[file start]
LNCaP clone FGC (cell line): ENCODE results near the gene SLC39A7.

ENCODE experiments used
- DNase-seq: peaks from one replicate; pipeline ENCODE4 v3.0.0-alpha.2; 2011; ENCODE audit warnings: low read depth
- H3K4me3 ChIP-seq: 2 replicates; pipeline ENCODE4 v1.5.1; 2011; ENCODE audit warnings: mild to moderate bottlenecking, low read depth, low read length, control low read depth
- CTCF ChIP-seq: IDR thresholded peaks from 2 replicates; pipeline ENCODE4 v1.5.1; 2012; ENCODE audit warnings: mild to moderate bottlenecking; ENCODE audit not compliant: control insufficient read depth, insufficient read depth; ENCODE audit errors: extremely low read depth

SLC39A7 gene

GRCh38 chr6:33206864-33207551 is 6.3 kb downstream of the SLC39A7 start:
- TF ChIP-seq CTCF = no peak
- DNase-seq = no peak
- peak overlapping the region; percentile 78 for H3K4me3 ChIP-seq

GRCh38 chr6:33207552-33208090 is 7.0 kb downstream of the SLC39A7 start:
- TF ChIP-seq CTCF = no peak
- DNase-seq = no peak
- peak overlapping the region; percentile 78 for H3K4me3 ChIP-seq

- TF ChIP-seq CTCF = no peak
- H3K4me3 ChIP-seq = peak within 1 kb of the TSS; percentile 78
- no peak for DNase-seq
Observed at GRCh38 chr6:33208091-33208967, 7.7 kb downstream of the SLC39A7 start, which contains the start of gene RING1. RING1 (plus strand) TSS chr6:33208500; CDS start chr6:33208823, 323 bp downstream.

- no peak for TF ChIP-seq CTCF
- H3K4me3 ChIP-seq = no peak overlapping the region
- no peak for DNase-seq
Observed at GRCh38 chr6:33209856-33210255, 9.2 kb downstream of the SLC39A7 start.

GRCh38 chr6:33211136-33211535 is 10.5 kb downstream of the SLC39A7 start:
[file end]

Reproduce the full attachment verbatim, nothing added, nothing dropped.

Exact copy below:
LNCaP clone FGC (cell line): ENCODE results near the gene SLC39A7.

ENCODE experiments used
- DNase-seq: peaks from one replicate; pipeline ENCODE4 v3.0.0-alpha.2; 2011; ENCODE audit warnings: low read depth
- H3K4me3 ChIP-seq: 2 replicates; pipeline ENCODE4 v1.5.1; 2011; ENCODE audit warnings: mild to moderate bottlenecking, low read depth, low read length, control low read depth
- CTCF ChIP-seq: IDR thresholded peaks from 2 replicates; pipeline ENCODE4 v1.5.1; 2012; ENCODE audit warnings: mild to moderate bottlenecking; ENCODE audit not compliant: control insufficient read depth, insufficient read depth; ENCODE audit errors: extremely low read depth

SLC39A7 gene

GRCh38 chr6:33206864-33207551 is 6.3 kb downstream of the SLC39A7 start:
- TF ChIP-seq CTCF = no peak
- DNase-seq = no peak
- peak overlapping the region; percentile 78 for H3K4me3 ChIP-seq

GRCh38 chr6:33207552-33208090 is 7.0 kb downstream of the SLC39A7 start:
- TF ChIP-seq CTCF = no peak
- DNase-seq = no peak
- peak overlapping the region; percentile 78 for H3K4me3 ChIP-seq

- TF ChIP-seq CTCF = no peak
- H3K4me3 ChIP-seq = peak within 1 kb of the TSS; percentile 78
- no peak for DNase-seq
Observed at GRCh38 chr6:33208091-33208967, 7.7 kb downstream of the SLC39A7 start, which contains the start of gene RING1. RING1 (plus strand) TSS chr6:33208500; CDS start chr6:33208823, 323 bp downstream.

- no peak for TF ChIP-seq CTCF
- H3K4me3 ChIP-seq = no peak overlapping the region
- no peak for DNase-seq
Observed at GRCh38 chr6:33209856-33210255, 9.2 kb downstream of the SLC39A7 start.

GRCh38 chr6:33211136-33211535 is 10.5 kb downstream of the SLC39A7 start: